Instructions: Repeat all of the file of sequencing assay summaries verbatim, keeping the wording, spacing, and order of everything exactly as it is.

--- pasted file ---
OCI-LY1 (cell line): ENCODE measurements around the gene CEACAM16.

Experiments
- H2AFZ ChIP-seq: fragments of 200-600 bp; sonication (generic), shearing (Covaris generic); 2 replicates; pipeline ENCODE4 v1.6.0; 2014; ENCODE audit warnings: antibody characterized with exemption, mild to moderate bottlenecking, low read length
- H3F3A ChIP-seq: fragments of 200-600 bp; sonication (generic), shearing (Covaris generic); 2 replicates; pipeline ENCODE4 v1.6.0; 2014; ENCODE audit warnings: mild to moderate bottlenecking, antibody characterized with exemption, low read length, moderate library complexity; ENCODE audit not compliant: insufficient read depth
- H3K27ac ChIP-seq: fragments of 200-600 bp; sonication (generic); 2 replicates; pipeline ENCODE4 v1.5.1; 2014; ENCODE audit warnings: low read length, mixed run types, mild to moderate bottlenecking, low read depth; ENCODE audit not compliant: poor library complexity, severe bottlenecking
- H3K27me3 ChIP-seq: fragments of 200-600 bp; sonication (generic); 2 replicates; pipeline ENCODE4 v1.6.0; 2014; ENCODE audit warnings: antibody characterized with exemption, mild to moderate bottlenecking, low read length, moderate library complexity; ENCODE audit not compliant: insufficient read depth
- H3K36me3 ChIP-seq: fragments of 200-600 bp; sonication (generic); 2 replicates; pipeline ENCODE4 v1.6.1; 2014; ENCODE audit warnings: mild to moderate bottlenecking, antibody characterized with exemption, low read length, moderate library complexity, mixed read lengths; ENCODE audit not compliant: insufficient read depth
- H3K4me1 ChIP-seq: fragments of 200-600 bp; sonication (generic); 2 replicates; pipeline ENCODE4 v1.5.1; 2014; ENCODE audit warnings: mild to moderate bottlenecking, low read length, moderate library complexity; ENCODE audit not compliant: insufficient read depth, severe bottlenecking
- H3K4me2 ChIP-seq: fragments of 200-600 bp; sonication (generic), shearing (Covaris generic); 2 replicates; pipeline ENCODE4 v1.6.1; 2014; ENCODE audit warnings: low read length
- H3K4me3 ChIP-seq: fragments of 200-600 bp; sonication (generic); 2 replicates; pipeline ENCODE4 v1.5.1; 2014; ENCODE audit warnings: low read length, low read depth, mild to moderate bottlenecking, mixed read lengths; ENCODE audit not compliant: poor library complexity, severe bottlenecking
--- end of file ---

OCI-LY1 (cell line): ENCODE measurements around the gene CEACAM16.

Experiments
- H2AFZ ChIP-seq: fragments of 200-600 bp; sonication (generic), shearing (Covaris generic); 2 replicates; pipeline ENCODE4 v1.6.0; 2014; ENCODE audit warnings: antibody characterized with exemption, mild to moderate bottlenecking, low read length
- H3F3A ChIP-seq: fragments of 200-600 bp; sonication (generic), shearing (Covaris generic); 2 replicates; pipeline ENCODE4 v1.6.0; 2014; ENCODE audit warnings: mild to moderate bottlenecking, antibody characterized with exemption, low read length, moderate library complexity; ENCODE audit not compliant: insufficient read depth
- H3K27ac ChIP-seq: fragments of 200-600 bp; sonication (generic); 2 replicates; pipeline ENCODE4 v1.5.1; 2014; ENCODE audit warnings: low read length, mixed run types, mild to moderate bottlenecking, low read depth; ENCODE audit not compliant: poor library complexity, severe bottlenecking
- H3K27me3 ChIP-seq: fragments of 200-600 bp; sonication (generic); 2 replicates; pipeline ENCODE4 v1.6.0; 2014; ENCODE audit warnings: antibody characterized with exemption, mild to moderate bottlenecking, low read length, moderate library complexity; ENCODE audit not compliant: insufficient read depth
- H3K36me3 ChIP-seq: fragments of 200-600 bp; sonication (generic); 2 replicates; pipeline ENCODE4 v1.6.1; 2014; ENCODE audit warnings: mild to moderate bottlenecking, antibody characterized with exemption, low read length, moderate library complexity, mixed read lengths; ENCODE audit not compliant: insufficient read depth
- H3K4me1 ChIP-seq: fragments of 200-600 bp; sonication (generic); 2 replicates; pipeline ENCODE4 v1.5.1; 2014; ENCODE audit warnings: mild to moderate bottlenecking, low read length, moderate library complexity; ENCODE audit not compliant: insufficient read depth, severe bottlenecking
- H3K4me2 ChIP-seq: fragments of 200-600 bp; sonication (generic), shearing (Covaris generic); 2 replicates; pipeline ENCODE4 v1.6.1; 2014; ENCODE audit warnings: low read length
- H3K4me3 ChIP-seq: fragments of 200-600 bp; sonication (generic); 2 replicates; pipeline ENCODE4 v1.5.1; 2014; ENCODE audit warnings: low read length, low read depth, mild to moderate bottlenecking, mixed read lengths; ENCODE audit not compliant: poor library complexity, severe bottlenecking